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MAYOR HANNEMANN DETAILS PLAN TO SAVE KUNIA PLANTATION VILLAGE

 

Mayor Mufi Hannemann today announced an important new plan to preserve the historic nature of Kunia Plantation Village and the 115 homes rented mostly by former pineapple workers.

 

The plan calls for the James Campbell Company to transfer the 119-acre village to the nonprofit Hawaii Agriculture Research Center (HARC) for $1.00 (one dollar). HARC would maintain in perpetuity the plantation homes as affordable rentals for agricultural workers and retirees, preserving the village’s historic character.

 

The City was instrumental in developing this plan by bringing the parties together, supporting an affordable housing proposal by the Campbell Company and facilitating subdivision approval, and now will assist HARC with a zoning variance to preserve the current uses and structures in the village.

 

“When finalized, this agreement should bring peace of mind to Del Monte retirees living in Kunia Village,” said Mayor Hannemann. “The City has been working closely with the Campbell Company and ILWU since Del Monte announced the closure of its operations in Hawaii in 2006. I am pleased that we are able to preserve a significant part of our island history and support our vital agriculture industry. This is the type of public-private partnership that our administration prides itself on. I’m hopeful that the Planning Commission and City Council will recognize the merit of this important plan and approve it.”

 

One of the many challenges in preserving Kunia Plantation Village was the high cost of upgrading the fire safety infrastructure to bring the village up to current standards. To facilitate the solution, the City is supporting the Campbell Company’s proposal to count these 115 homes toward the total 1,230-unit affordable housing requirement for its Makaiwa Hills residential development, which is currently going through the zoning process. While the credits represent only a small portion of the affordable housing requirement, the Campbell Company will carry the entire cost for the fire system infrastructure upgrade, totaling approximately $1 million.

 

“This agreement would not have been possible without the Mayor’s leadership and support,” said Campbell Company CEO Steve MacMillan. “It is certainly a daunting task but we believe this is the most affordable and seamless way to help the residents of Kunia Village.”

 

HARC President Stephanie Whalen said she looks forward to the agreement’s final approval.

 

“We’re very pleased that this affordable rental housing will be maintained for agricultural workers, and we appreciate Mayor Hannemann’s help in reaching a solution that works well for everyone involved,” said Whalen. “This agreement will also protect the village’s historic rural Oahu character.”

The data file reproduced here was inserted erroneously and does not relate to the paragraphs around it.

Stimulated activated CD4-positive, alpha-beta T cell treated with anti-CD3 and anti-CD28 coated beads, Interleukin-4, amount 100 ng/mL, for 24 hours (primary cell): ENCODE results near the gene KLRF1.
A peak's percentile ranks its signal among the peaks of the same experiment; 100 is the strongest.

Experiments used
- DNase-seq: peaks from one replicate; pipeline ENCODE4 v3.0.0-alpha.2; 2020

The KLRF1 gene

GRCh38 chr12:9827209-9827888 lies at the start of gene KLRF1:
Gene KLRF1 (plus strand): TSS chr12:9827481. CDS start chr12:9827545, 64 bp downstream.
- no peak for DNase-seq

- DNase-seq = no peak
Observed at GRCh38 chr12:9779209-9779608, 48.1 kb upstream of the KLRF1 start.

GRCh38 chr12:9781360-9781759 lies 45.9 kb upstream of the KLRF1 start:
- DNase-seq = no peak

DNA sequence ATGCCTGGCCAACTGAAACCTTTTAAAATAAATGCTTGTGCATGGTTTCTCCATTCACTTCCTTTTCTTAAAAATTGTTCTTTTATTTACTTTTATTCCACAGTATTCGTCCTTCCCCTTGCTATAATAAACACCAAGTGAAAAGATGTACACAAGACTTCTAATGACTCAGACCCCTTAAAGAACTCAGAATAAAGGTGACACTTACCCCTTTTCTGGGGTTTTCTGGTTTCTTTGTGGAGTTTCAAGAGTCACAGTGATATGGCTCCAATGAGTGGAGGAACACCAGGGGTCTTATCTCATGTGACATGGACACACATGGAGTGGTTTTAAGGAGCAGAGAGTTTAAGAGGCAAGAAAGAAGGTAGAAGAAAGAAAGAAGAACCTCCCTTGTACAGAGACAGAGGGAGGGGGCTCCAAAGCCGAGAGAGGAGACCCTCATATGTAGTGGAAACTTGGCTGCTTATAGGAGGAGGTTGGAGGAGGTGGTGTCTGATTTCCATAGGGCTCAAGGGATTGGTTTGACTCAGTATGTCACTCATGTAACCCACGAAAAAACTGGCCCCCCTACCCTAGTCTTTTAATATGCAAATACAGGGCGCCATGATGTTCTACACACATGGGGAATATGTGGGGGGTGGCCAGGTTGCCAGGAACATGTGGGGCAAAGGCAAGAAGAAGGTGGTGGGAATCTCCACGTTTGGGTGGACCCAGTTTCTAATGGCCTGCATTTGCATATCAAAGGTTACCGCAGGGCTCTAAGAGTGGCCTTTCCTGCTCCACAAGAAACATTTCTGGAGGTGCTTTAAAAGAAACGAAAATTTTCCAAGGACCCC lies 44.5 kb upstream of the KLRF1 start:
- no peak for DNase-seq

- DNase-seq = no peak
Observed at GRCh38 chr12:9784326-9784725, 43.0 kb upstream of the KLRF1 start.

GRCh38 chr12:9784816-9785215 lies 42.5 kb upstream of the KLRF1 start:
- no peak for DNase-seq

ILWU Local 142 President Fred Galdones said the union has been very concerned about the future of the village’s residents since Del Monte announced the end of its pineapple operations here. “These families have worked long and hard, and they truly deserve the housing security this agreement will help provide,” said Galdones.

 

            Hawaii Farm Bureau Federation President Dean Okimoto said he greatly appreciated the concern for the workers’ future. “Mayor Hannemann has been very supportive of the agriculture industry and the people it depends on,” Okimoto said “He truly understands our needs and our concerns. We’re also very grateful to HARC for stepping up to the plate. There is a critical need for workforce housing and facilities to process agricultural products.”

 

Mayor Hannemann stressed that, in addition to preserving Kunia Village, the proposed zoning of Makaiwa Hills, Kapolei West and Kapolei Harborside includes a generous and comprehensive community benefit package for the City Council’s consideration that includes:

 

­         Government Facilities – 16 acres of land in the City of Kapolei will be dedicated to the City for government purposes and to accommodate the future mass transit alignment (see attached map). The intent is to offset the impact of the residential projects on public facilities and transportation facilities in the region.

 

­         Mass Transit – In addition to land provided in the City of Kapolei to accommodate the future transit alignment, areas in Kapolei West and Kapolei Harborside surrounding a proposed transit center will be planned as “transit-ready” to allow for compatible development.

 

­         Roads – A West Kapolei Roads Master Plan will be developed to provide for the timely construction of roadways to improve access within and around the projects, the City of Kapolei and the Kapolei industrial areas.

 

­         Day Care Facilities – Two acres of land will be provided for day care facilities in cooperation with the City’s Department of Community Services.

 

­         Affordable Housing – In addition to Kunia Plantation Village, approximately 1,950 affordable housing units will be built: 1230 in Makaiwa Hills and 720 in Kapolei West.

 

­         Fire Station – 1.5 acres of land will be provided for a fire station in Makaiwa Hills.

 

            The projects provide for 7,500 jobs and contribute to the creation of the projected 40,000 new jobs in the Ewa region by 2025. This economic activity in the region is expected to reach $90 billion by 2025.

 

 

Contact: Bill Brennan, 527-6928

Wednesday, May 28, 2008

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